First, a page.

PHOENIX — Legislation to let employers pay some young workers less than the minimum wage hit a roadblock Thursday amid questions of whether it will discourage people from going to school.
Rep. Travis Grantham, R-Gilbert, was forced to withdraw his House Bill 2523 from consideration by the Senate Commerce Committee after one Republican balked at supporting the measure as already approved by the House. Sen. Tyler Pace, R-Mesa, said he worries that the bill sends the wrong message about education.
Pace also said he wants to be sure that companies don’t replace their minimum-wage workers with those who, under this measure, could legally be hired for less.
His vote is crucial. All three Democrats on the eight-member panel were expected to vote against the measure. Without Pace, the bill would die on a 4-4 vote.
But Pace told Capitol Media Services Thursday he’s going to meet with Grantham to see if his concerns can be addressed and he can support the measure.
The bill would create an exemption to a 2016 voter-approved law that boosted the state minimum wage from $8.05 an hour at that time to $11 now. It will increase automatically to $12 in 2020, with future increases tied to inflation.
Grantham wants to allow employers to pay the federal minimum wage of $7.25 an hour to full-time students who are younger than 22 and work no more than 20 hours a week.
Backed by business lobbyists, he said the minimum wage increase has meant that many companies can no longer afford to hire young people to do basic tasks. He argued that permitting employers to pay something below the state-mandated minimum will help create employment opportunities for students.
“A lot of them can’t get jobs because the lowest-paying jobs went away because people can’t afford to pay somebody $15 an hour to bag groceries,” he said.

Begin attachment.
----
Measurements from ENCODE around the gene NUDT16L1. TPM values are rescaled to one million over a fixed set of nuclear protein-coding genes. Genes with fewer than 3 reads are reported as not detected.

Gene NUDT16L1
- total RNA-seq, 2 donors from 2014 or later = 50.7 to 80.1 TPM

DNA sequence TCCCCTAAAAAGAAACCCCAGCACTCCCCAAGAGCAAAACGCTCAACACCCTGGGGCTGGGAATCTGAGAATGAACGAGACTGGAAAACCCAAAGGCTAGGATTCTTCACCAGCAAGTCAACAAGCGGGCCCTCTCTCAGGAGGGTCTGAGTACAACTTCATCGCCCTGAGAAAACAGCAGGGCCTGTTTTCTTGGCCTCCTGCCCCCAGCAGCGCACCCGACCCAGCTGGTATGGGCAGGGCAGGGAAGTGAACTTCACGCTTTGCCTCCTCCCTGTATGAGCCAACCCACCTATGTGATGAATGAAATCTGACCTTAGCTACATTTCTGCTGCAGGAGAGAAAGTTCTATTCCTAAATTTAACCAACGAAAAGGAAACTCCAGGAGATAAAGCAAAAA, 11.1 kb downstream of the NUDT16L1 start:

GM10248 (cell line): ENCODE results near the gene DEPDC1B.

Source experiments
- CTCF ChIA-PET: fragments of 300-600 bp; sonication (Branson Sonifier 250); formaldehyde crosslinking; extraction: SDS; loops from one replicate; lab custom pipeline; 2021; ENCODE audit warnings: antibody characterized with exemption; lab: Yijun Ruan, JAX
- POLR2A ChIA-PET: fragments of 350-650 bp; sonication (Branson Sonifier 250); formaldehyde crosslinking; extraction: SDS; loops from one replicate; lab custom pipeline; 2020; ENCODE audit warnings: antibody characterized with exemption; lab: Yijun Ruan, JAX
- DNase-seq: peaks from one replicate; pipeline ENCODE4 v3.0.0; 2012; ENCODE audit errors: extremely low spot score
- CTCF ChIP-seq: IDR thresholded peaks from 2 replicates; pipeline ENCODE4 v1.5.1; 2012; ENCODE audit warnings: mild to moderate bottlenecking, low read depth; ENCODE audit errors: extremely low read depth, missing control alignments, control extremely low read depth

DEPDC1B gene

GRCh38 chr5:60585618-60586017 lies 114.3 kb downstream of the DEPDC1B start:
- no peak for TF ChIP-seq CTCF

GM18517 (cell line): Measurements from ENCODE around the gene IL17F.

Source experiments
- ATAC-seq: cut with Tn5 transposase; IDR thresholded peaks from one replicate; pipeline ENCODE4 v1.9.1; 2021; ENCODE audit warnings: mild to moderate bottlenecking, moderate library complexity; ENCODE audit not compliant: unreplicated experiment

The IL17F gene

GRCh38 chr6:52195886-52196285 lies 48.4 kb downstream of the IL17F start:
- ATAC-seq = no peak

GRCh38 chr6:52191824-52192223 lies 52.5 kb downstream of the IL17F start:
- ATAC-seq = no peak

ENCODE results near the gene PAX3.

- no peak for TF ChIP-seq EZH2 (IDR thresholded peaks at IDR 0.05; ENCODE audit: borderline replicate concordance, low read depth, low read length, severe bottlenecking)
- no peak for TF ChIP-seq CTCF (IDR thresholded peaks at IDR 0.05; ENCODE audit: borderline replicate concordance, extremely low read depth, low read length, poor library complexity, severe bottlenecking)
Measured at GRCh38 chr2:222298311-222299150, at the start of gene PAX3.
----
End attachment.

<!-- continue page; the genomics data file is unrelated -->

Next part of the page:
Pace said he sees flaws.
“We don’t want businesses to use this as a way to un-employ people who are employed at a certain rate,” replacing $11-an-hour workers with those who can legally be hired for $7.25, he said.
That’s just part of his concern. The real problem, Pace said, is linking a lower minimum wage to being a full-time student.
“The bill, the way it’s written, would say, ‘We’ll pay you more if you don’t go to school,’ ‘’ Pace said. “To me, that appears an incentive to not go to school.”
He suggested flipping the bill — providing for a sub-minimum wage for those who are not in school — might send a more desirable message.
“The governor and both chambers (of the Legislature) are working heavy on making sure that we educate and incentivize kids to go through the process of education to improve their outcomes to be able to provide for their families in jobs that would be above minimum wage,” Pace said. “I want to be sure that, at least for me, that anything I support doesn’t de-incentivize kids to go to school.”
Grantham does not dispute that his legislation allows one rate of pay for part-time workers who are full-time students and a higher rate for those who are not. But he said there’s no rational basis for Pace’s objections.
“I don’t know how one could think that, in order to make more money, someone’s then going to not go to school to make $2 to $3 more an hour, but they’re still going to work less than 20 hours a week,” he said. “If you do the math on 20 hours a week, and it’s only a $2- to $3-an-hour difference, you’re talking about $40 to $60.”
Pace said he’s generally in favor of what Grantham said he is trying to do: reduce youth unemployment.
“How we do that?” he said. “That’s yet to be determined.”
Grantham defended targeting his legislation for a sub-minimum wage at full-time students.
“Students are more like seasonal workers,” he said, including people who come here from all over the country and the world. That, he said, puts them in a special class — one that he believes should not have to be paid the full voter-mandated minimum wage.
“I’m not concerned with capturing everybody,” Grantham said. “I’m concerned with folks who come here for a small amount of time, on a temporary basis, and are looking for part-time work,” he said. “It’s that simple.”